By the time the early 1990’s rolled around, I was working for my mother at her travel agency in Lake Jackson, TX and I had found a new church that I also enjoyed — Brazosport Christian Center. I made friends with the pastor there too, and I sang solos there as well, though not as frequently as I had at Church on the Rock. I made many good friends at both churches, and we all had a great time hanging out together. In 1992, I had the opportunity to perform one of my favorite songs at the time, Dallas Holm’s “Rise Again” at the Brazosport College Follies. I still have the video of that performance:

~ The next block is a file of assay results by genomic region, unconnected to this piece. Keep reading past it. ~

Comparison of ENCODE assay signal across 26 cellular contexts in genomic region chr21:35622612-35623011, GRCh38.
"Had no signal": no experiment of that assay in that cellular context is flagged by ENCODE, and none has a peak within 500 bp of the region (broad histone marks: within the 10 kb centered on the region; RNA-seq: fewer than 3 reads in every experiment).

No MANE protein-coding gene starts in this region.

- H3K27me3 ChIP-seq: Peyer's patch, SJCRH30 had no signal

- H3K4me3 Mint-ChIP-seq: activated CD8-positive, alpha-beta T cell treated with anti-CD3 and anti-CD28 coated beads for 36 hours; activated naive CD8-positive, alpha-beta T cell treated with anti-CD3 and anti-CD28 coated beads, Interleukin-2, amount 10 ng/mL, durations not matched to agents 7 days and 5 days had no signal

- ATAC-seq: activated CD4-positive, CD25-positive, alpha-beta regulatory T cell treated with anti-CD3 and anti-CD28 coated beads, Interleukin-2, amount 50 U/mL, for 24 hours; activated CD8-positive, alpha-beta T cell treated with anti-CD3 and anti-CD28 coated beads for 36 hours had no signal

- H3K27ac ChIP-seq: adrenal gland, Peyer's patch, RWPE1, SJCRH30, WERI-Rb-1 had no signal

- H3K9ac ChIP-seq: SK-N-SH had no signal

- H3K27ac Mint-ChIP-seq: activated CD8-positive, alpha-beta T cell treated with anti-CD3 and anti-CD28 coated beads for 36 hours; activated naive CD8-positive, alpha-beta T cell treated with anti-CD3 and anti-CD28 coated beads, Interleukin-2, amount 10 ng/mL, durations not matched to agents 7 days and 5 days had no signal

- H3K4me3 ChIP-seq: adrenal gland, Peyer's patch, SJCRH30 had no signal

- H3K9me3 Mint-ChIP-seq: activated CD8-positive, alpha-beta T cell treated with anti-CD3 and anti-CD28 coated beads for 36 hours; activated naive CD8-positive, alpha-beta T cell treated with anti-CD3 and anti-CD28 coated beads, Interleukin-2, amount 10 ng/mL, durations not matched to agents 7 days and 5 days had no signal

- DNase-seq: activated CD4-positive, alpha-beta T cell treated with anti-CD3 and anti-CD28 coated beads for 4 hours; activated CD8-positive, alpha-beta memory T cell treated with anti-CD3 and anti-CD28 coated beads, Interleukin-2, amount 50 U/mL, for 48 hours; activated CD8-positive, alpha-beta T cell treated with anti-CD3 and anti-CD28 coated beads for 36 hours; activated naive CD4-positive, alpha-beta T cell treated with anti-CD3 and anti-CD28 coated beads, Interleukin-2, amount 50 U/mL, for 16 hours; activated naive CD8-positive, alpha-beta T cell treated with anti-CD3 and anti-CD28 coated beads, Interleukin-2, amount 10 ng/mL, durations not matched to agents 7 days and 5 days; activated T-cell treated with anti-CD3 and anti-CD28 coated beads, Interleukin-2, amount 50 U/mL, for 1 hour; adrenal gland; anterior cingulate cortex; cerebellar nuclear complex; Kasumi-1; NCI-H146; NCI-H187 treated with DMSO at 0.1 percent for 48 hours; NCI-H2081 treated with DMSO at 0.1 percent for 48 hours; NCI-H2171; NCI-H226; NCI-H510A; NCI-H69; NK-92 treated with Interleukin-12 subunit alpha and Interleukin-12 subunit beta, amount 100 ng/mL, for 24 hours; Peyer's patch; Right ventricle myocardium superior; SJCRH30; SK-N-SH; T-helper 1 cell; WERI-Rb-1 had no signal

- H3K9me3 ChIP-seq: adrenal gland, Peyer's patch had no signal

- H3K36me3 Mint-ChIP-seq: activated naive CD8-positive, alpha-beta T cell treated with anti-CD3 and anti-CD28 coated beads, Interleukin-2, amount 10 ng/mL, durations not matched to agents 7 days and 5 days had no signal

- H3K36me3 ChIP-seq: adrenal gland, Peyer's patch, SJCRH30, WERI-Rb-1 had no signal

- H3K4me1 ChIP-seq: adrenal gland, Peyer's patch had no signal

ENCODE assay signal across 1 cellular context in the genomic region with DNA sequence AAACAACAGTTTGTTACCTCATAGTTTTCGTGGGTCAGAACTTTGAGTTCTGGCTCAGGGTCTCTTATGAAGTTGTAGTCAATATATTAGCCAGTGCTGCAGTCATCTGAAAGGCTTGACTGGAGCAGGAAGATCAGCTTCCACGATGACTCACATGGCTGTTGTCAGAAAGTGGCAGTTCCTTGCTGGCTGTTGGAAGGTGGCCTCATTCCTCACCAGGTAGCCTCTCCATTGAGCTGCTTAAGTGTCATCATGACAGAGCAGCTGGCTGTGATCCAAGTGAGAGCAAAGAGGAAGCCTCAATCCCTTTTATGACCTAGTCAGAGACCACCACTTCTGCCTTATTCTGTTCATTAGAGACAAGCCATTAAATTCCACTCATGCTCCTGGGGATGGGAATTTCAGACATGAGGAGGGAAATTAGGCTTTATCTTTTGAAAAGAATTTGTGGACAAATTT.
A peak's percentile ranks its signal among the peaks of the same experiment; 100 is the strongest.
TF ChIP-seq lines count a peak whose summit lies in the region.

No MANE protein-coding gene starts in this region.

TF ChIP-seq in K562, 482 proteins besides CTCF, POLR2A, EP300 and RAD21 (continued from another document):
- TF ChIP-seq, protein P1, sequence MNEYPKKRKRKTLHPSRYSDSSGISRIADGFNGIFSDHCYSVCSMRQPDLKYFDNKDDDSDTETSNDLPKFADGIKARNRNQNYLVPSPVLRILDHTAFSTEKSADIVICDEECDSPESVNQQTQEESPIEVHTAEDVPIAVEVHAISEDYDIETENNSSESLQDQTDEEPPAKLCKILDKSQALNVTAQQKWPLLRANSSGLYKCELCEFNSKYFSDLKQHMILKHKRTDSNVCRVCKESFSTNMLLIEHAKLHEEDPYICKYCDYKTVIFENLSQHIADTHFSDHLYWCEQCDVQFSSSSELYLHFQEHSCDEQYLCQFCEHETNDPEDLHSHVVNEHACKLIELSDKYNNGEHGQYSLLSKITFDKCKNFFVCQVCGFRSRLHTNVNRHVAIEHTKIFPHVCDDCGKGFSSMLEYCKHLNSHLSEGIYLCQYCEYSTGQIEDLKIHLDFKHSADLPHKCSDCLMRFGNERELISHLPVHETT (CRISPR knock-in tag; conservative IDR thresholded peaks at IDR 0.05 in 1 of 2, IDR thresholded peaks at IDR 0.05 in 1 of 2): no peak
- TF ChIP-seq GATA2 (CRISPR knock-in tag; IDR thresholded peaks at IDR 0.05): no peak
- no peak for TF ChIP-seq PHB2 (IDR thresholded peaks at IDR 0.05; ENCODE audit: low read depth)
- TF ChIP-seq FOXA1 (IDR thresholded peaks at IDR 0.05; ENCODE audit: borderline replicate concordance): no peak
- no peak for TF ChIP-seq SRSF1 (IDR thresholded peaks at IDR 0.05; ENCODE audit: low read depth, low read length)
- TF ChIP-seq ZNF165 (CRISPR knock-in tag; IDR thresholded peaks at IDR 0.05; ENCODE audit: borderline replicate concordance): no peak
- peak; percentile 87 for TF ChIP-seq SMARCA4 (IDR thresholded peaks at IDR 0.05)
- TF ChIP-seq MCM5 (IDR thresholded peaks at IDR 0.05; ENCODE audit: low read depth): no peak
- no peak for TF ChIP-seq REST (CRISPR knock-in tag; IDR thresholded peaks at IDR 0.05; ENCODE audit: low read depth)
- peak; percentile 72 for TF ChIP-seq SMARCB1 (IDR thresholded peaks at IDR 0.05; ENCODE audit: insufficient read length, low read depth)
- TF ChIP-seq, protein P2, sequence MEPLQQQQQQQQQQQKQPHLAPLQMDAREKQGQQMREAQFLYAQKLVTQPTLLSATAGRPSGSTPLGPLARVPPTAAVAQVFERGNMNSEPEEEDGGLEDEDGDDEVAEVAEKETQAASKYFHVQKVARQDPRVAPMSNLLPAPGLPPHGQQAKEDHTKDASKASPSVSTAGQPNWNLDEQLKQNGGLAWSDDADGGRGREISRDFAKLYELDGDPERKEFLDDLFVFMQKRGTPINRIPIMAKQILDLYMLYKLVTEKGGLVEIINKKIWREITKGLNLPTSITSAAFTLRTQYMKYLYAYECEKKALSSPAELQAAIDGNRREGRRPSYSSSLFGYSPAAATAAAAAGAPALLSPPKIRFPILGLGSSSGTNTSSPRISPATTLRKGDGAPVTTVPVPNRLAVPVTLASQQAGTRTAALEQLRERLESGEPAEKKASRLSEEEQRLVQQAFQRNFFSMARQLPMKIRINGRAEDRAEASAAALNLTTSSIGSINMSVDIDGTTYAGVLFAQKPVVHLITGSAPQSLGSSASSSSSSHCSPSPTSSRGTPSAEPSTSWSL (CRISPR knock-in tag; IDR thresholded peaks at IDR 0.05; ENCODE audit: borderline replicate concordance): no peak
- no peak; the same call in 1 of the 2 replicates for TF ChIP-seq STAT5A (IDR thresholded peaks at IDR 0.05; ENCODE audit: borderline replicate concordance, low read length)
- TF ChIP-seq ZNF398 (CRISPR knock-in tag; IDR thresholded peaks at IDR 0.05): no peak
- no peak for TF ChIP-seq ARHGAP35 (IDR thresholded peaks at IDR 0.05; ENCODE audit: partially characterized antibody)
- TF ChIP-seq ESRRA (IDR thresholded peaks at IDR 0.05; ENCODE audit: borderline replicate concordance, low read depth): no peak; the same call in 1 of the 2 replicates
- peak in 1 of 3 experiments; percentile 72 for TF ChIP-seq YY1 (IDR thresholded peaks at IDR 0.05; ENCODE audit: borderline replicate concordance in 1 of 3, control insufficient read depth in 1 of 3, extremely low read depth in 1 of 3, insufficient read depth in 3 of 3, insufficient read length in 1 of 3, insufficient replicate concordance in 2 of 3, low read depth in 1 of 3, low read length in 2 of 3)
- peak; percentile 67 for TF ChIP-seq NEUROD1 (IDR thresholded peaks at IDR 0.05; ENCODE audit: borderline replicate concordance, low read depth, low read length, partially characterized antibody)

The next several years I was still a believer, but I was not nearly as religious as I had been when I was a bit younger. But I still believed in God and I still believed that the Bible was His Word. But by early 2000, my doubts and questions had built up to the point that I could no longer write them off to tricks of the devil, and I was not getting good answers from Christian apologists. As I related earlier, I got on the Net as it existed in early 2000, and went looking for information that was critical of the Bible and the Christian religion. I honestly was not expecting to find much. After all, the Bible was the inerrant, infallible Word of God, so what could really be said against it that was valid? I stumbled across http://www.infidels.org and I quickly began to get an education. I found my cherished Christian religious beliefs brought into serious question and basically debunked not with ridicule or derision but with solid evidence and facts. I soon also discovered http://www.rejectionofpascalswager.net and my education continued. The author of that site unemotionally but thoroughly debunked the Bible and showed it for what it really is — a collection of ancient religious mythology, most of which was written anonymously. I became aware for the first time that Adam and Eve were not real historical people but rather they were part of an ancient creation myth that makes no sense to modern minds when taken literally. I learned that the first eleven chapters of Genesis are pure mythology. I was exposed to parts of the Old Testament that I had never laid eyes on before, and I learned that on numerous occasions that God had either ordered or directly committed mass murder and genocide. I began to learn that the character of the God of the Bible is not loving as I had been taught. I learned about failed prophecy in the Bible, and that was a shocker at the time because I had been told that fulfilled prophecy was a proof that God had inspired the Bible and that Jesus was the Messiah. I learned many things that brought the beliefs that I had held as Christian into very serious doubt. When I looked into what Jews had to say about Jesus, I was shocked again at how easily they proved from their own scriptures and religious beliefs and traditions that Jesus was not their long-awaited Messiah. I learned also that the two contradictory creation myths found in the book of Genesis have no scientific basis, that the Noah’s Ark story was borrowed from the much earlier Epic of Gilgamesh, the Exodus event never happened, that the events depicted in the Tower of Babel story is not how different languages came into being, and much more. I learned about the hundreds of meaningful contradictions contained in the Bible, which are graphically illustrated here. I learned about the atrocities in the Bible and also about the absurdities in the Bible, many of which I now find hilarious. For example, the book of Leviticus makes the claim that insects have four legs (Leviticus 11:20) and Psalms makes the claim that snails melt (Psalm 58:8). The Bible also clearly teaches a flat earth (see Isaiah 40:22 and Daniel 4:11 and Matthew 4:8), and the first chapter of the book of Genesis depicts a solid dome firmament (Genesis 1:7) with the stars stuck in it covering our flat world, which is supported by pillars (I Sam. 2:8).